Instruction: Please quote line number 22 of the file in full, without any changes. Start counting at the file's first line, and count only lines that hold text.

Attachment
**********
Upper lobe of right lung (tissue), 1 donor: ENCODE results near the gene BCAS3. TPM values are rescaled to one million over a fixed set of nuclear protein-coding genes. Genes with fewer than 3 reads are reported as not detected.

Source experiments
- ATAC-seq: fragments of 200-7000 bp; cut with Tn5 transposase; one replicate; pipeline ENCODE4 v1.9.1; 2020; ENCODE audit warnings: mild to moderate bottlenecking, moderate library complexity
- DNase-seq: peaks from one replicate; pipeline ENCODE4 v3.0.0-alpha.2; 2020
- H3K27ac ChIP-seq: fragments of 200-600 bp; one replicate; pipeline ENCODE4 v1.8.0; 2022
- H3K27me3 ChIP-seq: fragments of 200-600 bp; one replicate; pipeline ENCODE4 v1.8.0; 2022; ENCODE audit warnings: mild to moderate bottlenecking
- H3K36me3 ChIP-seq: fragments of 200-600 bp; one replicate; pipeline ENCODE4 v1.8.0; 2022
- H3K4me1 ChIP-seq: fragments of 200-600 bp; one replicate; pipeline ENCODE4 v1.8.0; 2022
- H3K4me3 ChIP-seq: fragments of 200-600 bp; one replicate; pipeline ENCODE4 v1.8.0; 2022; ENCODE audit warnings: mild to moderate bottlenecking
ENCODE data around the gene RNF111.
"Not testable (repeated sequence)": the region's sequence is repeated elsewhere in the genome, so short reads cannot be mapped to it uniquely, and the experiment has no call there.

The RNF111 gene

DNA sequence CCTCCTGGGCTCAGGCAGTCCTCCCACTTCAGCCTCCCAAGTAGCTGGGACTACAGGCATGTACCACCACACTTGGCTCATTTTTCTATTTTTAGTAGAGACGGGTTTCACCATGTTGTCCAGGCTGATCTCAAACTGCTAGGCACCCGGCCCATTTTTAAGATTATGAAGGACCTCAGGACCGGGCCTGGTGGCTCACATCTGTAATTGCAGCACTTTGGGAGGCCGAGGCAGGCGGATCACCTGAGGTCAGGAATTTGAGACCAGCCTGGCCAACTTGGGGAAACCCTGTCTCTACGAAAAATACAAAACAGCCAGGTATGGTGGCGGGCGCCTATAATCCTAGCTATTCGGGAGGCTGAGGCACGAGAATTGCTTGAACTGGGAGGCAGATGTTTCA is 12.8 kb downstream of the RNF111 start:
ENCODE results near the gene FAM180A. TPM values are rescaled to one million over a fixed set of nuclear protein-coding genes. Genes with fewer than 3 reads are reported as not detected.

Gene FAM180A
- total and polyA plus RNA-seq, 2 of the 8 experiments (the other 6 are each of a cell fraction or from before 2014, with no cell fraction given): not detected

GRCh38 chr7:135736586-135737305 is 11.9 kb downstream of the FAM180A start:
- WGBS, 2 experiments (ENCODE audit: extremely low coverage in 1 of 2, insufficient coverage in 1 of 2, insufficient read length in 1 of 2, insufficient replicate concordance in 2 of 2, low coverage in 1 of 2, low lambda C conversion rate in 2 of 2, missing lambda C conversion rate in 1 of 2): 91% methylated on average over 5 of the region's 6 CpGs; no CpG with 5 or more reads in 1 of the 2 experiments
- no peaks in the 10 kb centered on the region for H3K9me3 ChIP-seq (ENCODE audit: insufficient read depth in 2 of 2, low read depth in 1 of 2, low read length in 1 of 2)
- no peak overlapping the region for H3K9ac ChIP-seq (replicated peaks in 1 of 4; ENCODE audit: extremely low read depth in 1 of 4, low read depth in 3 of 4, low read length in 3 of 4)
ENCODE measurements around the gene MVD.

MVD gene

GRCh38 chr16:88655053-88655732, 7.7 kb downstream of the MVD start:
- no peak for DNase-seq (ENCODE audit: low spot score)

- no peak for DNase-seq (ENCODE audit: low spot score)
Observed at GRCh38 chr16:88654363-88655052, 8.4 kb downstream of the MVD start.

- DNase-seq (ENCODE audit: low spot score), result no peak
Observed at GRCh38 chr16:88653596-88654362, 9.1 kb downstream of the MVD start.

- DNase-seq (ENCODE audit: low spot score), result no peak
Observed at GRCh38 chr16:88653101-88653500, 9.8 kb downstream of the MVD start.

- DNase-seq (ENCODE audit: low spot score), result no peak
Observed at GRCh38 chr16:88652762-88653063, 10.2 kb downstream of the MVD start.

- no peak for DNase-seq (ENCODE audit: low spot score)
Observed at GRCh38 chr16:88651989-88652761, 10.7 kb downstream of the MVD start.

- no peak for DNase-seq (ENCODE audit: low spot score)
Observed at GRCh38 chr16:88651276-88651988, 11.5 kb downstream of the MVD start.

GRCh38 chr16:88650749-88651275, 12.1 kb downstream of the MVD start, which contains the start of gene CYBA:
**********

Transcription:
MVD gene